Steady state crossflow microfiltration (CMF) is an important and often necessary means of particle separation and concentration for both industrial and biomedical processes. The factors controlling the performance of CMF have been extensively reviewed. A major factor is transmembrane pressure (TMP). Because microchannels have small height, they tend to have high pressure gradients in the feed-flow direction. In the extreme, these gradients may even reverse the pressure across the membrane (inciting backflow). It is therefore desirable to compensate for the effect of feed-flow on the TMP, aiming at constant transmembrane pressure (cTMP) at a value which maximizes filtrate flux. This is especially critical during filtration of deformable particles (e.g. erythrocytes) through low intrinsic resistance membranes. Filtration flux is generally taken to be directly proportional to TMP, with pressure drop along the channel decreasing in the flow direction. A co-current flow of filtrate in a suitably designed filtrate collecting channel is shown to allow the TMP to remain constant and permit the sieving surface to perform optimally, permitting up to twice as much filtration over that of a naïve configuration. Manipulation of the filtrate channel may be even more beneficial if it prevents backflow that might otherwise occur at the end of a sufficiently long channel. Experiments with erythrocyte suspensions, reported here, validate these concepts.
This is a preview of subscription content, log in to check access.
Support for this work was provided in part by Grant 1R21HL088162 from the National Institute of Health, and Vizio Medical Devices, LLC. The authors also thank Columbia Medical Center Blood Bank and blood donors. We acknowledge gratefully the assistance of Dr. Robert von Gutfeld as well as our whole medical team, most especially the late Dr. James Jones.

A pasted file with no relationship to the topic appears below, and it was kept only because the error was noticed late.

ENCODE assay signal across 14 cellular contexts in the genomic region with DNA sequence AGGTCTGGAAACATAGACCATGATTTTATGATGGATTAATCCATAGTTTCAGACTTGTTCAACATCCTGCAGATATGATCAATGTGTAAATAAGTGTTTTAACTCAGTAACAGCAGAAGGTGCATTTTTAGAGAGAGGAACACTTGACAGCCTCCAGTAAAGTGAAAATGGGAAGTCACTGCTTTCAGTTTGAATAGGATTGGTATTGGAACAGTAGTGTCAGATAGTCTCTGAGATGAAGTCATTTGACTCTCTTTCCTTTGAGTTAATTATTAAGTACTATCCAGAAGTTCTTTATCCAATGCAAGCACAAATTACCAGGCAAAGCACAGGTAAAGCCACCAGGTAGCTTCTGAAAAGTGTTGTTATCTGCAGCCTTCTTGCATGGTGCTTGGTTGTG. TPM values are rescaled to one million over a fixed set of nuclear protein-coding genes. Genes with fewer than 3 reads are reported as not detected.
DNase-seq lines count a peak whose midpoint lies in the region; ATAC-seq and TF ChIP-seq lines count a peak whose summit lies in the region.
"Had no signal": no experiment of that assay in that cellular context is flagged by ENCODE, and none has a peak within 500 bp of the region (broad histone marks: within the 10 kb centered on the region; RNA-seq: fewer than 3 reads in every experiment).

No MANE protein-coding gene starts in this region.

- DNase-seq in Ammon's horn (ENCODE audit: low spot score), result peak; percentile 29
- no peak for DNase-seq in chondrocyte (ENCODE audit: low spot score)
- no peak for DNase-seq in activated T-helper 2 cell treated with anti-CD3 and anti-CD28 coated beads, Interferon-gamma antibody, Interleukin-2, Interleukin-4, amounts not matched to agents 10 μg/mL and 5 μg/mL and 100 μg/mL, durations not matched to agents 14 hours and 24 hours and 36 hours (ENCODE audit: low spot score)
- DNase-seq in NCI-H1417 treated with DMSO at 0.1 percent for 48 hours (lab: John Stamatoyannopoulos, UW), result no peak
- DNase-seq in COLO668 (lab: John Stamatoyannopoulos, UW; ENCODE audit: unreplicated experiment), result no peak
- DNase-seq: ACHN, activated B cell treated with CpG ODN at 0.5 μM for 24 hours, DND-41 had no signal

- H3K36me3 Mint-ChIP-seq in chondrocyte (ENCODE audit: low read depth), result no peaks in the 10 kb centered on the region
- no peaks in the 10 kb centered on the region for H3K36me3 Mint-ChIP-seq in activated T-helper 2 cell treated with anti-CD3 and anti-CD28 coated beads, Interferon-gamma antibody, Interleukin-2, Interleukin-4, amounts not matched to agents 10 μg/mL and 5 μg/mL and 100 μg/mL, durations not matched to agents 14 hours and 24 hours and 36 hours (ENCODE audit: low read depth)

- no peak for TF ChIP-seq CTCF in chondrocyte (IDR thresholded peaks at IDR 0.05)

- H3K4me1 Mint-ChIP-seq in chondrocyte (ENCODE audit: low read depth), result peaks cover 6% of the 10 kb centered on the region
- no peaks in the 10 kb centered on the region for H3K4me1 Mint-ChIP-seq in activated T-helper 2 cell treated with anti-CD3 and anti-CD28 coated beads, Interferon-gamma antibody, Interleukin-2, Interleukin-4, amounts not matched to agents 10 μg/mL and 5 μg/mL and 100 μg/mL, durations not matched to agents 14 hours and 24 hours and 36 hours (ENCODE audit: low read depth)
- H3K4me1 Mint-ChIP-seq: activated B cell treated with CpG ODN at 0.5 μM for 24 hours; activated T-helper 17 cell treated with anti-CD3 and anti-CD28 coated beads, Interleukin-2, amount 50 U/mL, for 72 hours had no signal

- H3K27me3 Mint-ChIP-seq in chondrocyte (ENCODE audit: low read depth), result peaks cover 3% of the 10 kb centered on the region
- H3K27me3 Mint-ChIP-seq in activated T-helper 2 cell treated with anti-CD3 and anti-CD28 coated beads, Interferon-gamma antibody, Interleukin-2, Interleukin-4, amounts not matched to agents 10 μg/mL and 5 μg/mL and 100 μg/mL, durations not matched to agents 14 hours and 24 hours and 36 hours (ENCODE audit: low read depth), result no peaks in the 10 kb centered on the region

L.I. Amar, D. Guisado, M. Faria, et al., Erythrocyte fouling on micro-engineered membranes. Biomed. Microdevices 20, 55 (2018)CrossRefGoogle Scholar
Bird RB, Stewart WE, Lightfoot EN. Transport phenomena: Wiley; 2007Google Scholar
C. Charcosset, Membrane processes in biotechnology: An overview. Biotechnol. Adv. 24, 482–492 (2006)CrossRefGoogle Scholar
M. Dickson, L. Amar, M. Hill, J. Schwartz, E. Leonard, A scalable, micropore, platelet rich plasma separation device. Biomed. Microdevices 14, 1095–1102 (2012)CrossRefGoogle Scholar
D.A. Drew, J.A. Schonberg, G. Belfort, Lateral inertial migration of a small sphere in fast laminar flow through a membrane duct. Chem. Eng. Sci. 46, 3219–3224 (1991)CrossRefGoogle Scholar
R.W. Field, D. Wu, J.A. Howell, B.B. Gupta, Critical flux concept for microfiltration fouling. J. Membr. Sci. 100, 259–272 (1995)CrossRefGoogle Scholar
H.M. Ji, V. Samper, Y. Chen, C.K. Heng, T.M. Lim, L. Yobas, Silicon-based microfilters for whole blood cell separation. Biomed. Microdevices 10, 251–257 (2008)CrossRefGoogle Scholar
J. Kromkamp, A. Bastiaanse, J. Swarts, G. Brans, R.G.M. van der Sman, R.M.A. Boom, Suspension flow model for hydrodynamics and concentration polarisation in crossflow microfiltration. J. Membr. Sci. 253, 67–79 (2005)CrossRefGoogle Scholar
E.F. Leonard, C.S. Vassilieff, The deposition of rejected matter in membrane separation processes. Chem. Eng. Commun. 30, 209–217 (1984)CrossRefGoogle Scholar
M.S. Maria, B. Kumar, T. Chandra, A. Sen, Development of a microfluidic device for cell concentration and blood cell-plasma separation. Biomed. Microdevices 17, 115 (2015)CrossRefGoogle Scholar
R.O. Rodrigues, D. Pinho, V. Faustino, Lima R. A simple microfluidic device for the deformability assessment of blood cells in a continuous flow. Biomed. Microdevices 17, 108 (2015)CrossRefGoogle Scholar
N. Rossignol, L. Vandanjon, P. Jaouen, F. Quemeneur, Membrane technology for the continuous separation microalgae/culture medium: Compared performances of cross-flow microfiltration and ultrafiltration. Aquac. Eng. 20, 191–208 (1999)CrossRefGoogle Scholar
C.J. van Rijn, Nano and micro engineered membrane technology (Elsevier, 2004)Google Scholar
C.J. van Rijn, W. Nijdam, S. Kuiper, G.J. Veldhuis, H. van Wolferen, M. Elwenspoek, Microsieves made with laser interference lithography for micro-filtration applications. J. Micromech. Microeng. 9, 170 (1999)CrossRefGoogle Scholar
N.A. Wagdare, A.T. Marcelis, O.B. Ho, R.M. Boom, C.J. van Rijn, High throughput vegetable oil-in-water emulsification with a high porosity micro-engineered membrane. J. Membr. Sci. 347, 1–7 (2010)CrossRefGoogle Scholar
N. Weeranoppanant, L. Amar, E. Tong, M. Faria, M.I. Hill, E.F. Leonard, Modeling of fouling in cross-flow microfiltration of suspensions. AICHE J. (2018)Google Scholar
A.L. Zydney, C.K. Colton, A concentration polarization model for the filtrate flux in cross-flow microfiltration of particulate suspensions. Chem. Eng. Commun. 47, 1–21 (1986)CrossRefGoogle Scholar